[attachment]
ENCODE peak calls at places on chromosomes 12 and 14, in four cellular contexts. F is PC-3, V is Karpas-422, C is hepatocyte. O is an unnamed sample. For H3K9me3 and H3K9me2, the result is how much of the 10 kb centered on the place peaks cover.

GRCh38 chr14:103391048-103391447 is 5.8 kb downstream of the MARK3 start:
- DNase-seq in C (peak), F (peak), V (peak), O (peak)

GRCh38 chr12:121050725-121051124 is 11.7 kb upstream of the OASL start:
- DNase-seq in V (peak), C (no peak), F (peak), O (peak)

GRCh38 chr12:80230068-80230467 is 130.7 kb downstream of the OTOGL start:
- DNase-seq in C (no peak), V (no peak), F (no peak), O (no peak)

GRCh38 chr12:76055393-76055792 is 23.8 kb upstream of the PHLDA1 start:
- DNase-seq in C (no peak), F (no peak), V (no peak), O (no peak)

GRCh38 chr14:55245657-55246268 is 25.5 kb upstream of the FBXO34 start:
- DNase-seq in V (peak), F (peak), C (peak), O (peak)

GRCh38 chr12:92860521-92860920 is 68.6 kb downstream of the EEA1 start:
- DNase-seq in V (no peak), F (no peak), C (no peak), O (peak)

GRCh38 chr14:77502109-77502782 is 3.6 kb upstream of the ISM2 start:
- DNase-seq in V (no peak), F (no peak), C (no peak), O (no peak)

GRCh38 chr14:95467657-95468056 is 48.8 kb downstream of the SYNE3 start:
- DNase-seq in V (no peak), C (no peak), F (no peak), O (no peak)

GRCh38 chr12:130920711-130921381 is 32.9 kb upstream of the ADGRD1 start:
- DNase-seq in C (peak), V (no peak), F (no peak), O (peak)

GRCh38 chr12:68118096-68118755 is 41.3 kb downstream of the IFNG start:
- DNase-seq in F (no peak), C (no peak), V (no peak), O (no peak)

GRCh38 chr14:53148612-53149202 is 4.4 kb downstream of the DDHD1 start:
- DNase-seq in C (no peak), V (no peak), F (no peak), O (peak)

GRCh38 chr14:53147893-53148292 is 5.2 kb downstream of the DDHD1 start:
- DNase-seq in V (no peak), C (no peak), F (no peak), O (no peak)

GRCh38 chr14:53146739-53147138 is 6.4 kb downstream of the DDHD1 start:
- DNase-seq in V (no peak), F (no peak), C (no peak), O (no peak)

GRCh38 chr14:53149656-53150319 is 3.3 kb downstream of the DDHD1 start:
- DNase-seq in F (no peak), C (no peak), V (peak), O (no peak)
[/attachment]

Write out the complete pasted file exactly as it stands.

ENCODE peak calls at places on chromosomes 12 and 14, in four cellular contexts. F is PC-3, V is Karpas-422, C is hepatocyte. O is an unnamed sample. For H3K9me3 and H3K9me2, the result is how much of the 10 kb centered on the place peaks cover.

GRCh38 chr14:103391048-103391447 is 5.8 kb downstream of the MARK3 start:
- DNase-seq in C (peak), F (peak), V (peak), O (peak)

GRCh38 chr12:121050725-121051124 is 11.7 kb upstream of the OASL start:
- DNase-seq in V (peak), C (no peak), F (peak), O (peak)

GRCh38 chr12:80230068-80230467 is 130.7 kb downstream of the OTOGL start:
- DNase-seq in C (no peak), V (no peak), F (no peak), O (no peak)

GRCh38 chr12:76055393-76055792 is 23.8 kb upstream of the PHLDA1 start:
- DNase-seq in C (no peak), F (no peak), V (no peak), O (no peak)

GRCh38 chr14:55245657-55246268 is 25.5 kb upstream of the FBXO34 start:
- DNase-seq in V (peak), F (peak), C (peak), O (peak)

GRCh38 chr12:92860521-92860920 is 68.6 kb downstream of the EEA1 start:
- DNase-seq in V (no peak), F (no peak), C (no peak), O (peak)

GRCh38 chr14:77502109-77502782 is 3.6 kb upstream of the ISM2 start:
- DNase-seq in V (no peak), F (no peak), C (no peak), O (no peak)

GRCh38 chr14:95467657-95468056 is 48.8 kb downstream of the SYNE3 start:
- DNase-seq in V (no peak), C (no peak), F (no peak), O (no peak)

GRCh38 chr12:130920711-130921381 is 32.9 kb upstream of the ADGRD1 start:
- DNase-seq in C (peak), V (no peak), F (no peak), O (peak)

GRCh38 chr12:68118096-68118755 is 41.3 kb downstream of the IFNG start:
- DNase-seq in F (no peak), C (no peak), V (no peak), O (no peak)

GRCh38 chr14:53148612-53149202 is 4.4 kb downstream of the DDHD1 start:
- DNase-seq in C (no peak), V (no peak), F (no peak), O (peak)

GRCh38 chr14:53147893-53148292 is 5.2 kb downstream of the DDHD1 start:
- DNase-seq in V (no peak), C (no peak), F (no peak), O (no peak)

GRCh38 chr14:53146739-53147138 is 6.4 kb downstream of the DDHD1 start:
- DNase-seq in V (no peak), F (no peak), C (no peak), O (no peak)

GRCh38 chr14:53149656-53150319 is 3.3 kb downstream of the DDHD1 start:
- DNase-seq in F (no peak), C (no peak), V (peak), O (no peak)